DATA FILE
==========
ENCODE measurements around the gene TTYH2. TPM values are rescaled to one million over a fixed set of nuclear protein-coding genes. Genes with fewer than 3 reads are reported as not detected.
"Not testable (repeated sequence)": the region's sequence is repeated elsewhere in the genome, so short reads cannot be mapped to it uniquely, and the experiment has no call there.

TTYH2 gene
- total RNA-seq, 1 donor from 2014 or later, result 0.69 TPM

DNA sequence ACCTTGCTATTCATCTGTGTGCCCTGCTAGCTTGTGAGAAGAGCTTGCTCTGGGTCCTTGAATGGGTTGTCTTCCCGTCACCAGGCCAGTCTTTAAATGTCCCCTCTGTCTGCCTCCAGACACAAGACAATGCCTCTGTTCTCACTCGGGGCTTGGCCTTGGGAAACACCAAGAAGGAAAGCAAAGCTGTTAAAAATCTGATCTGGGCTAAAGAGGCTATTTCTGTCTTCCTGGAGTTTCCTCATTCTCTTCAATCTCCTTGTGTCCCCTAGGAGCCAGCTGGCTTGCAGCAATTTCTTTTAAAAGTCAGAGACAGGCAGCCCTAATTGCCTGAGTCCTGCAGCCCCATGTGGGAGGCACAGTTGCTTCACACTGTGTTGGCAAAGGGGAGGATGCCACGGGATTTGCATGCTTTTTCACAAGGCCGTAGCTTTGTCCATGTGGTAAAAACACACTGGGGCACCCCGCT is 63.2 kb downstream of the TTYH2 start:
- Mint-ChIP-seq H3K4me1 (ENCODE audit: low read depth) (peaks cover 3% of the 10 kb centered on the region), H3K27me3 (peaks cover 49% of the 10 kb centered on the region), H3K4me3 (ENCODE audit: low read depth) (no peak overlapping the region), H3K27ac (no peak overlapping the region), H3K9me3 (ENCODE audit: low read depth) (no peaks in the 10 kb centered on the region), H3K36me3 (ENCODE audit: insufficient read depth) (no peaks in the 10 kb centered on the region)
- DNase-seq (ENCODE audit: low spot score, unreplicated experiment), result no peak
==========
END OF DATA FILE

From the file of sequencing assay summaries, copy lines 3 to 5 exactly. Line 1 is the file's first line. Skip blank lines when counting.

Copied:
TTYH2 gene
- total RNA-seq, 1 donor from 2014 or later, result 0.69 TPM

DNA sequence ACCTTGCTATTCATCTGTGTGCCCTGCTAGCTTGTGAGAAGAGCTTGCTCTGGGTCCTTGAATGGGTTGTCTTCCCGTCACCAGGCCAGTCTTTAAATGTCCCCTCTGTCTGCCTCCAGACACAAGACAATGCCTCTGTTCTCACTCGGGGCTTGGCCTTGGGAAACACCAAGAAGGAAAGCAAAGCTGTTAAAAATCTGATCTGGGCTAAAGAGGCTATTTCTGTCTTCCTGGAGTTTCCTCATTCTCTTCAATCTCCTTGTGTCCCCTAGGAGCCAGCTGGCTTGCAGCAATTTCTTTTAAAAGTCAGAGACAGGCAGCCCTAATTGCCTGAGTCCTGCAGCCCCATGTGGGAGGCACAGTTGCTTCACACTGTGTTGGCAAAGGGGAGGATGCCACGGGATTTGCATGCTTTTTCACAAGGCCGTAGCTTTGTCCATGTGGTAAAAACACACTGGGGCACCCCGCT is 63.2 kb downstream of the TTYH2 start: